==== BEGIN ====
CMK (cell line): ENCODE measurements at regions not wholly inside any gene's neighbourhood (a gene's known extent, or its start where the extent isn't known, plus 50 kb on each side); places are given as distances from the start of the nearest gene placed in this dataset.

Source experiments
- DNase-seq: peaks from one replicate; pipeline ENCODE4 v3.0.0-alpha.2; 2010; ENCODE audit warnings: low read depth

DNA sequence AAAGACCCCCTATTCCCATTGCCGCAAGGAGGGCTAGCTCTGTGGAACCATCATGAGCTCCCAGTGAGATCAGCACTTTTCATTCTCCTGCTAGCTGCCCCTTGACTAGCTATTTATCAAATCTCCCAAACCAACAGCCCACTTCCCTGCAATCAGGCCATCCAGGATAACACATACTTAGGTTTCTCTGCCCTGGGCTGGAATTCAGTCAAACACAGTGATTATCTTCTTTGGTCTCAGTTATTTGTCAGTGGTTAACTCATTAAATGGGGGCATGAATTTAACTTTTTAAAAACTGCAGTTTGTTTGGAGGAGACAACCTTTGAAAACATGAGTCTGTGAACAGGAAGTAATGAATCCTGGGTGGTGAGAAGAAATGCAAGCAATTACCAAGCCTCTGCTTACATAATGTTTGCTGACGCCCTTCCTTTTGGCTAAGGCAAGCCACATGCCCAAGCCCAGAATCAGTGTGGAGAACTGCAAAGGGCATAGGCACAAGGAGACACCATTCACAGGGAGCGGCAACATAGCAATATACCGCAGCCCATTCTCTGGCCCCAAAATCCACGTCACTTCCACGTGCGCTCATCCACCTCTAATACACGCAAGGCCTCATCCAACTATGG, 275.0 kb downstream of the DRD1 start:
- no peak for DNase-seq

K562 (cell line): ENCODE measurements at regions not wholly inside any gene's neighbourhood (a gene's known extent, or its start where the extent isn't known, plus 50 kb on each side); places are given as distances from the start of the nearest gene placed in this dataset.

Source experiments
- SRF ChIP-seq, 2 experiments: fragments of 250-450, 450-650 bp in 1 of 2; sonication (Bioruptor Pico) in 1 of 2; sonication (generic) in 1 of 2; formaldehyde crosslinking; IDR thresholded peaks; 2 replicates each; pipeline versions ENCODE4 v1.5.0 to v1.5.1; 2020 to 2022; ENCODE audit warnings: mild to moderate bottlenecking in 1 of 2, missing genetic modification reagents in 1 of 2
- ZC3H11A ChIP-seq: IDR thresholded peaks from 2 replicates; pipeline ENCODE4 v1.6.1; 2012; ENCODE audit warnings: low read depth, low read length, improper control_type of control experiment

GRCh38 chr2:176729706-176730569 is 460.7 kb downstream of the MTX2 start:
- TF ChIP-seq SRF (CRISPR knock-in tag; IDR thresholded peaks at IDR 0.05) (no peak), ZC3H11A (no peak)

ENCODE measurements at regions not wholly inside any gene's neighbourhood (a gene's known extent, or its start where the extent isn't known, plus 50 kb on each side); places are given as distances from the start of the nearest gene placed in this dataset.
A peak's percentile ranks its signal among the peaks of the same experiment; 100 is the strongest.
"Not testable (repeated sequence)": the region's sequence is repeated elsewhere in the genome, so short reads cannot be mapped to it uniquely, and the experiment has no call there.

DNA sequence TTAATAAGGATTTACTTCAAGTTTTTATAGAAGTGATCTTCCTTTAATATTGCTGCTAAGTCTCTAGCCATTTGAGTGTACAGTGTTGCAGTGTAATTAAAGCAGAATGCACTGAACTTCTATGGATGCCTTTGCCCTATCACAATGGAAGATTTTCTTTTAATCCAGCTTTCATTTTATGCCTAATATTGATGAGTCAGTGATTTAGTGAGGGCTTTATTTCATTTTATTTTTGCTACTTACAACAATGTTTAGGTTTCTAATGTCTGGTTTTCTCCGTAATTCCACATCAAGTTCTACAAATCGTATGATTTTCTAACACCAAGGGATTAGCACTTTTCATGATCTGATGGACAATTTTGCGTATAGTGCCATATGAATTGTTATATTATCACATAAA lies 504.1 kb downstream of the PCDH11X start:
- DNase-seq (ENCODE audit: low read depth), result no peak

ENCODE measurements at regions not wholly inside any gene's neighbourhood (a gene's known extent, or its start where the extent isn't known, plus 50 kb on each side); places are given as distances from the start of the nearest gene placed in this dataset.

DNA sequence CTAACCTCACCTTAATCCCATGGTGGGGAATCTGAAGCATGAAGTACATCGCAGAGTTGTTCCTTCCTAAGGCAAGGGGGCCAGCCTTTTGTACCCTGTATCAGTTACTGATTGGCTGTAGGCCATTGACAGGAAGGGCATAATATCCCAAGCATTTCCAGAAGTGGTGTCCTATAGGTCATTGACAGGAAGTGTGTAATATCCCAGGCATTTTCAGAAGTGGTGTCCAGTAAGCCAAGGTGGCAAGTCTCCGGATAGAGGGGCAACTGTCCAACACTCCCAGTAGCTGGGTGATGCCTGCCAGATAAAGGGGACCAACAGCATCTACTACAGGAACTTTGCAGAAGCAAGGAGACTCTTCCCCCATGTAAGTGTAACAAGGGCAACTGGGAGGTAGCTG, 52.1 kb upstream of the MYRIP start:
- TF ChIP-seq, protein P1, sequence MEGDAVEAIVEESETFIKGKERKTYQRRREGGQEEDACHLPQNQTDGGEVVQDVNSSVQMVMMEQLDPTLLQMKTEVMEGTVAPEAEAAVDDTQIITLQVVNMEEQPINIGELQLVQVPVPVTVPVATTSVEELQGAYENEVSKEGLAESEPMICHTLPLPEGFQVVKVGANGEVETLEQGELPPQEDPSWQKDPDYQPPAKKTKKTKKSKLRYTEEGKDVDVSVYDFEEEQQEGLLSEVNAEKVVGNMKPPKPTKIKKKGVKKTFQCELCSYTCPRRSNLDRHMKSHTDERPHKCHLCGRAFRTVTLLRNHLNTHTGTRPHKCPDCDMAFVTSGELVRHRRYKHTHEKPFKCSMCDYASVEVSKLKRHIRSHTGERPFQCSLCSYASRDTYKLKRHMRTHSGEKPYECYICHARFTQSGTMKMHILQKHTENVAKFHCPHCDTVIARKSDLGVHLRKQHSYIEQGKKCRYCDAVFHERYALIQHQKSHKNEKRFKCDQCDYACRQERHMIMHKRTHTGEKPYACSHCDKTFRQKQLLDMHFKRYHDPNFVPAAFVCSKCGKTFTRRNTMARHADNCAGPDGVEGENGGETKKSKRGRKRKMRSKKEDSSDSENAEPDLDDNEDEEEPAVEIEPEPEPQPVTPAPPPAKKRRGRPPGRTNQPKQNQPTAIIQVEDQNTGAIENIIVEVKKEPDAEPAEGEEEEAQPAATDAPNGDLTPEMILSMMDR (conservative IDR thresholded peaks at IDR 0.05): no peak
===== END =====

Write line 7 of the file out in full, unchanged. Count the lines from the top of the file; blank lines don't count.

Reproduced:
Source experiments